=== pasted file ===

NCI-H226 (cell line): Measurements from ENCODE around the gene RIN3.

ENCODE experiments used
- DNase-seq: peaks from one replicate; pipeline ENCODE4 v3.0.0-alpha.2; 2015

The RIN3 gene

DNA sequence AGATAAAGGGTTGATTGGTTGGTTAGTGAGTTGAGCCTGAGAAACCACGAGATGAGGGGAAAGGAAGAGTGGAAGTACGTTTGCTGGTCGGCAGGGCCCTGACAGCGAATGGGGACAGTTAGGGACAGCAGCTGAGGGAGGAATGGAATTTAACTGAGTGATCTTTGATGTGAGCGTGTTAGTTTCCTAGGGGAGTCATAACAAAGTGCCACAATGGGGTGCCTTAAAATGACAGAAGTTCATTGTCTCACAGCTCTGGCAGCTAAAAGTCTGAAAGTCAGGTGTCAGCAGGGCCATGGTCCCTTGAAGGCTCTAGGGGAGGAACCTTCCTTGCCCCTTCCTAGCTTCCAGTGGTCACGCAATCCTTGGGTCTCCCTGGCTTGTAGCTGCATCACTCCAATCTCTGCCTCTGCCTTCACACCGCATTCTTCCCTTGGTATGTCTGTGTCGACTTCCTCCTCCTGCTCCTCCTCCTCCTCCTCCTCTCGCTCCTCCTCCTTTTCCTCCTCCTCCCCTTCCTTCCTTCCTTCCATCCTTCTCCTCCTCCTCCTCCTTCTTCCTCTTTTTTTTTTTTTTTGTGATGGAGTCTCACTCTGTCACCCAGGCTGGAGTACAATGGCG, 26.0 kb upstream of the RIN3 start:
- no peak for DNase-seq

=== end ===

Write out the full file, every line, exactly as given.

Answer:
NCI-H226 (cell line): Measurements from ENCODE around the gene RIN3.

ENCODE experiments used
- DNase-seq: peaks from one replicate; pipeline ENCODE4 v3.0.0-alpha.2; 2015

The RIN3 gene

DNA sequence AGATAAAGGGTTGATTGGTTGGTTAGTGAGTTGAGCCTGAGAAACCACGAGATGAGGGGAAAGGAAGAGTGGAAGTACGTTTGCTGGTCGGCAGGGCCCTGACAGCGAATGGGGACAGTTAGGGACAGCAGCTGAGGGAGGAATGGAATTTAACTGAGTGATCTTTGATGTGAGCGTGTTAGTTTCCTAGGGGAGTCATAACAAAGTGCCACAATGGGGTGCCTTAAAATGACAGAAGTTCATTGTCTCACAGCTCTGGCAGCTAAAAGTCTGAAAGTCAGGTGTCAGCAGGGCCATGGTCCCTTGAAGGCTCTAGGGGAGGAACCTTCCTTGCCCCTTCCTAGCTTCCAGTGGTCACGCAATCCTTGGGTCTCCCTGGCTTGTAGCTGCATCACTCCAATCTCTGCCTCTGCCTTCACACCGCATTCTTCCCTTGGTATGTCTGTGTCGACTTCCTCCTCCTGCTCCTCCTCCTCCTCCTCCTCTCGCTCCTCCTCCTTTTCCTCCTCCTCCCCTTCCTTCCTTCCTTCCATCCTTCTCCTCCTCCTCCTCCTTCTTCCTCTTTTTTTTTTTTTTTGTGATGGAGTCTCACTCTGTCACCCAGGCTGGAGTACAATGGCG, 26.0 kb upstream of the RIN3 start:
- no peak for DNase-seq